November 20, 2017

Monday, November 20, 2017

Investing in Early Childhood

Access to high-quality early childhood education and child care are critical for children and their families, research has shown it contributes to their development and opportunities for academic support and success.

W.K. Kellogg Foundation and The Kresge Foundation recently made a major announcement of an initiative to support investments in early childhood.

The two foundations are committing $50 million through Hope Starts Here: Detroit’s Early Childhood Partnership to specifically address equity issues facing Detroit children, especially in early childhood education and child care. We’re getting a look at a snapshot of the challenges facing Detroit children through the initiative’s recently released framework.

A few of the challenges shared in the framework include:

  • More than 60 percent of Detroit children, ages 0 to 5 years old, live in poverty which is higher than in any of the 50 large U.S. cities

  • 90 percent of a child’s brain has formed by age 5 and for those living in poverty they may experience challenges that could compromise this development such as homelessness, hunger or health issues

  • 86.5 percent of Detroit third graders are not reading at grade level

  • Nearly 30,000 of Detroit’s eligible young children have no high quality early learning or child care options

  • The average child care cost for one child in Michigan is $10,178 which is more than the median annual cost of rent. Making child care more accessible can eliminate barriers to workforce participation and provide children with high-quality care.

  • The child care subsidies in Michigan are only available for families living below 130 percent of the federal poverty level, which is $24,600 for a family of four

  • An additional 23,000 licensed child care openings are needed to ensure access to high quality child care

The two foundations shared that Hope Starts Here: Detroit’s Early Childhood Partnership is the outcome of a year of community planning and engagement involving more than 18,000 Detroiters which developed a framework to address these challenges by guiding civic and private leaders with 15 strategies for action over the next decade. These strategies include work around creating a stronger connection between early childhood, health and education; and improving early childhood services.

Highlights of the strategies include:

  • Support the first 1,000 days by prioritizing healthy pregnancies, breastfeeding, term births, food access and good nutrition to ensure babies are born healthy and are on track developmentally

  • Make the processes, programs, and systems that support young children and their families easier to use so they better meet families’ needs

  • Build a team of family advocates and community champions to promote early childhood

  • Develop common standards for early childhood programs and professionals, and support them with professional development opportunities

  • Align key components of the early childhood and K-3 systems to ensure children are ready for kindergarten

“We joined forces because we believed that Detroit could emerge as a leader in creative investments to strengthen children’s futures,” La June Montgomery Tabron, president and CEO, WKKF and Rip Rapson, president and CEO, The Kresge Foundation shared. “And we recognized that our two organizations could play a pivotal role in that process.”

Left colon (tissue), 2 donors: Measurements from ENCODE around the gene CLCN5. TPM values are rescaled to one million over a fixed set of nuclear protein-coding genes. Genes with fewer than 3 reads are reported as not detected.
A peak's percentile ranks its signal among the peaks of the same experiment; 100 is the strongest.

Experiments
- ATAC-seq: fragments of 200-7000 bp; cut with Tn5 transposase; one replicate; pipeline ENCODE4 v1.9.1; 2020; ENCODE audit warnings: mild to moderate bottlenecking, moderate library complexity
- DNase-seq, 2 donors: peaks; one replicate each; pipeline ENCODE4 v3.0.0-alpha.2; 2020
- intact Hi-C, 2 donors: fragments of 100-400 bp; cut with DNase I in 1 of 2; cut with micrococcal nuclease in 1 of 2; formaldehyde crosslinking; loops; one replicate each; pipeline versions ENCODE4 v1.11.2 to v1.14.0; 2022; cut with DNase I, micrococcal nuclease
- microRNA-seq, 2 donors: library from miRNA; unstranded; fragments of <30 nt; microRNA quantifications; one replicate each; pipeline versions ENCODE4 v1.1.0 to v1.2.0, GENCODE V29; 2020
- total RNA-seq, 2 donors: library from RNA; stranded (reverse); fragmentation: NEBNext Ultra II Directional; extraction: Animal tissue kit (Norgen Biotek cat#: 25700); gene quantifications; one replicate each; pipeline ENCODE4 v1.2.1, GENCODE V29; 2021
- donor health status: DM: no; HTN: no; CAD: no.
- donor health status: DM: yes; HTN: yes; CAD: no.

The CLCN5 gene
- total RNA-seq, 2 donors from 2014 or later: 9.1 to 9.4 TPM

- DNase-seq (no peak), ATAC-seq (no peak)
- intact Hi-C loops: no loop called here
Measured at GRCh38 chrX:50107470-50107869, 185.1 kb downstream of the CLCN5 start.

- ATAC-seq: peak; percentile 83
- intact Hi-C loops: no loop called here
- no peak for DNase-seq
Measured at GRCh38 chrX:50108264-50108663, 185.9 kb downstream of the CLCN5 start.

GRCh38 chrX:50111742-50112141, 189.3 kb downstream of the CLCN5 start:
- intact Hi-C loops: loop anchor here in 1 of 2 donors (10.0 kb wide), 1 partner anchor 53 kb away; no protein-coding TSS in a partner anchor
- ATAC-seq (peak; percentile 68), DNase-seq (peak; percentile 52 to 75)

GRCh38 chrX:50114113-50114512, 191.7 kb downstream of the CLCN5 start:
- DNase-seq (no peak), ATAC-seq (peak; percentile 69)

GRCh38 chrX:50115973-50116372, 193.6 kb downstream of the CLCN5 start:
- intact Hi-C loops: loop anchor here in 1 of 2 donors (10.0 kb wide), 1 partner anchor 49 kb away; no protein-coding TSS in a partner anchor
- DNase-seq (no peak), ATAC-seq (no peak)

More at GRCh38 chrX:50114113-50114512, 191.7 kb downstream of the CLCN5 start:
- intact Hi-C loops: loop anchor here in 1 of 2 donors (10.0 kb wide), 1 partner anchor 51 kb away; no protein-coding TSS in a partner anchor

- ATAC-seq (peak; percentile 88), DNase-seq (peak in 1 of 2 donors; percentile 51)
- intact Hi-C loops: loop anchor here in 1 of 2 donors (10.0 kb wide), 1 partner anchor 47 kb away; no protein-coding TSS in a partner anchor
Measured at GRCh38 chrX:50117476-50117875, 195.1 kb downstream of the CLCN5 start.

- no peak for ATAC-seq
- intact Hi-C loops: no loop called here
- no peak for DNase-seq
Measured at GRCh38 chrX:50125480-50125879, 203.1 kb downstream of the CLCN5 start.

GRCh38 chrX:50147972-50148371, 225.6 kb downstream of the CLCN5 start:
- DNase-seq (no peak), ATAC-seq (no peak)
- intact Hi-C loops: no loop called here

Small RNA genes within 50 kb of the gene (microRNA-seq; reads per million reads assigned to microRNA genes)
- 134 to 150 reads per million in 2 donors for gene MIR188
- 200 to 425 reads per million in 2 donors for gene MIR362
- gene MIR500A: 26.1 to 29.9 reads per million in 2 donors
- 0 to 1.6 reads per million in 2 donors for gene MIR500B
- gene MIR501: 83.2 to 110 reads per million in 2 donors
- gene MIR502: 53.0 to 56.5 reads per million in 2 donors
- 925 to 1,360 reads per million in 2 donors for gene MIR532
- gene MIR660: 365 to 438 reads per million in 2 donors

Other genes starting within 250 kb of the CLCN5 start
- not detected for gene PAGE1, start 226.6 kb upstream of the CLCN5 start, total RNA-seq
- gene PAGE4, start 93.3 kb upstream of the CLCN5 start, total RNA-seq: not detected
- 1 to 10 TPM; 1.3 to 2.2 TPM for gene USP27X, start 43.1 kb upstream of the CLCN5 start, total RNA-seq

WKKF and The Kresge Foundation are also both members of Head Start Innovation Fund, which is supported by 10 CMF member foundations. The Innovation Fund supports 9,000 young children and their families enrolled in local Head Start agencies in Detroit, Wayne County, Oakland County, and Macomb County

Want more?

Read the full framework from Hope Starts Here.

 

 

 

 

 

 

Promising Action for Secondary Education

More communities in Michigan can now offer place-based Promise scholarships to create pathways to college for students. Promise programs “promise” funding for college for students based on where they live or go to school, not their socioeconomic background.

As Michigan Radio reports, Governor Rick Snyder signed the Michigan Promise Zones legislation into law earlier this month, expanding the number of communities to offer these programs from 10 to 15. Flint is among the new promise zones.

CMF reported in July how the National College Access Network (NCAN), of which Michigan College Access Network is a member, released a white paper highlighting place-based Promise scholarships as a successful strategy that can engage students in middle school and earlier to create connections to a pathway to college.

According to NCAN, the Promise model has increased college attainment from 36 to 48 percent. The return on investment for scholarship dollars is estimated to be 11.3 percent.

The Challenge Scholars program is a Promise scholarship, led by the Grand Rapids Community Foundation, that offers scholarships to cover tuition and fees for two or four years of college tuition for students graduating from Union High School, a Grand Rapids Public School.

The Kalamazoo Promise, which has served as a model for programs around the country since it began in 2004, has led to a 24 percent increase in enrollment in the Kalamazoo public schools and construction on the first new schools to be opened in the city in 40 years

The W.E. Upjohn Institute for Employment Research, a CMF member based in Kalamazoo, has closely tracked the impact of the Kalamazoo Promise since its inception, launching extensive research and education about the impact of the Promise program model around the country.

Aligning with that work, the institute recently launched a new Promise Database to make it easy to get information and compare place-based scholarship programs throughout Michigan and across the nation.

Through a quick Michigan search, the database provides highlights of 16 Promise programs in operation across the state showing how they operate and details on the benefits.

The institute provides Promise scholarship research and resources that may help inform and guide the development of Promise scholarship initiatives for other communities.

The institute states that while Promise programs may vary they are all rooted in at least one or more of these goals:

  • Catalyze improvements in the pre-K-12th grade system

  • Improve students’ postsecondary enrollment, persistence, and degree attainment

  • Stimulate economic and community development

“These programs are designed to reduce the cost of higher education for a large segment of a community’s young people, thereby transforming not just the lives of these individuals but also the places in which they live and the school districts they attend,” the institute shared.

This national map of Promise programs shows Michigan is leading the way with this model with the largest concentration. With the recent expansion, Michigan’s lead will continue to grow.

Want more?

Check out W.E. Upjohn Institute’s promise research and database.

View NCAN’s recommendations for equitable implementation for promise programs.